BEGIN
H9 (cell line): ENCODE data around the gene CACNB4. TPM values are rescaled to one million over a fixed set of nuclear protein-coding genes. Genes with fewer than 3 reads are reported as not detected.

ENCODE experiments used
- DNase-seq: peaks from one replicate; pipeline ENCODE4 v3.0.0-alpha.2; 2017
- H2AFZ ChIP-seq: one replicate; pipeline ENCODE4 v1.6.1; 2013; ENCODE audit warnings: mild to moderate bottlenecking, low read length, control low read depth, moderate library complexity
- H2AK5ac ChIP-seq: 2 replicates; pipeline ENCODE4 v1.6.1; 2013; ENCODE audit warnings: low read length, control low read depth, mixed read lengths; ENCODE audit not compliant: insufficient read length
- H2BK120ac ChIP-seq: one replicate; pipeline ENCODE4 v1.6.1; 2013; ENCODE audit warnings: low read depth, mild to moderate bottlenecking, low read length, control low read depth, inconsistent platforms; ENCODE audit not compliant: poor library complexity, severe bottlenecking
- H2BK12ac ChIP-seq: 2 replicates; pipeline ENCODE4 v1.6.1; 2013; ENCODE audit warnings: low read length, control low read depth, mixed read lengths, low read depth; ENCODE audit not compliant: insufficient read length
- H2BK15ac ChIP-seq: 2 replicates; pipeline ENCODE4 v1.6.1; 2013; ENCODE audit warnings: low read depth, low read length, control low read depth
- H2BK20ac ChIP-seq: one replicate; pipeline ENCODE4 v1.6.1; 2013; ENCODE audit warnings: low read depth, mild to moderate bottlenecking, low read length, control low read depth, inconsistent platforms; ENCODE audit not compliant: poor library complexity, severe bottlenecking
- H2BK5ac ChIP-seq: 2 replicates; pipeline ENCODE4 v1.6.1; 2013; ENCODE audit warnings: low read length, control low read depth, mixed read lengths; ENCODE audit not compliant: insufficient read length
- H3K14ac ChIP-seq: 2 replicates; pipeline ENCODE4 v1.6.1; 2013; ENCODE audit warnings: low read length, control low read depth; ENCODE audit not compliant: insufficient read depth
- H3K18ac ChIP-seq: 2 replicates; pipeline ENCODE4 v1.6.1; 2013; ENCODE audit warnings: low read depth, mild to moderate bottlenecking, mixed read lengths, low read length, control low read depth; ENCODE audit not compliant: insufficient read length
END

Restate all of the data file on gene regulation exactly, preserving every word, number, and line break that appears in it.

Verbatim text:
H9 (cell line): ENCODE data around the gene CACNB4. TPM values are rescaled to one million over a fixed set of nuclear protein-coding genes. Genes with fewer than 3 reads are reported as not detected.

ENCODE experiments used
- DNase-seq: peaks from one replicate; pipeline ENCODE4 v3.0.0-alpha.2; 2017
- H2AFZ ChIP-seq: one replicate; pipeline ENCODE4 v1.6.1; 2013; ENCODE audit warnings: mild to moderate bottlenecking, low read length, control low read depth, moderate library complexity
- H2AK5ac ChIP-seq: 2 replicates; pipeline ENCODE4 v1.6.1; 2013; ENCODE audit warnings: low read length, control low read depth, mixed read lengths; ENCODE audit not compliant: insufficient read length
- H2BK120ac ChIP-seq: one replicate; pipeline ENCODE4 v1.6.1; 2013; ENCODE audit warnings: low read depth, mild to moderate bottlenecking, low read length, control low read depth, inconsistent platforms; ENCODE audit not compliant: poor library complexity, severe bottlenecking
- H2BK12ac ChIP-seq: 2 replicates; pipeline ENCODE4 v1.6.1; 2013; ENCODE audit warnings: low read length, control low read depth, mixed read lengths, low read depth; ENCODE audit not compliant: insufficient read length
- H2BK15ac ChIP-seq: 2 replicates; pipeline ENCODE4 v1.6.1; 2013; ENCODE audit warnings: low read depth, low read length, control low read depth
- H2BK20ac ChIP-seq: one replicate; pipeline ENCODE4 v1.6.1; 2013; ENCODE audit warnings: low read depth, mild to moderate bottlenecking, low read length, control low read depth, inconsistent platforms; ENCODE audit not compliant: poor library complexity, severe bottlenecking
- H2BK5ac ChIP-seq: 2 replicates; pipeline ENCODE4 v1.6.1; 2013; ENCODE audit warnings: low read length, control low read depth, mixed read lengths; ENCODE audit not compliant: insufficient read length
- H3K14ac ChIP-seq: 2 replicates; pipeline ENCODE4 v1.6.1; 2013; ENCODE audit warnings: low read length, control low read depth; ENCODE audit not compliant: insufficient read depth
- H3K18ac ChIP-seq: 2 replicates; pipeline ENCODE4 v1.6.1; 2013; ENCODE audit warnings: low read depth, mild to moderate bottlenecking, mixed read lengths, low read length, control low read depth; ENCODE audit not compliant: insufficient read length